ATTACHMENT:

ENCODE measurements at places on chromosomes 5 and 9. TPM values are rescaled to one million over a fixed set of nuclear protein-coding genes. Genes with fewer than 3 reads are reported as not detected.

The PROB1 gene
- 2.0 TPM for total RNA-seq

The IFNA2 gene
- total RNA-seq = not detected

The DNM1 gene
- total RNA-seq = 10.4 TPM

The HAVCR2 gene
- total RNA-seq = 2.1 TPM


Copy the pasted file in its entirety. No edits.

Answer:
ENCODE measurements at places on chromosomes 5 and 9. TPM values are rescaled to one million over a fixed set of nuclear protein-coding genes. Genes with fewer than 3 reads are reported as not detected.

The PROB1 gene
- 2.0 TPM for total RNA-seq

The IFNA2 gene
- total RNA-seq = not detected

The DNM1 gene
- total RNA-seq = 10.4 TPM

The HAVCR2 gene
- total RNA-seq = 2.1 TPM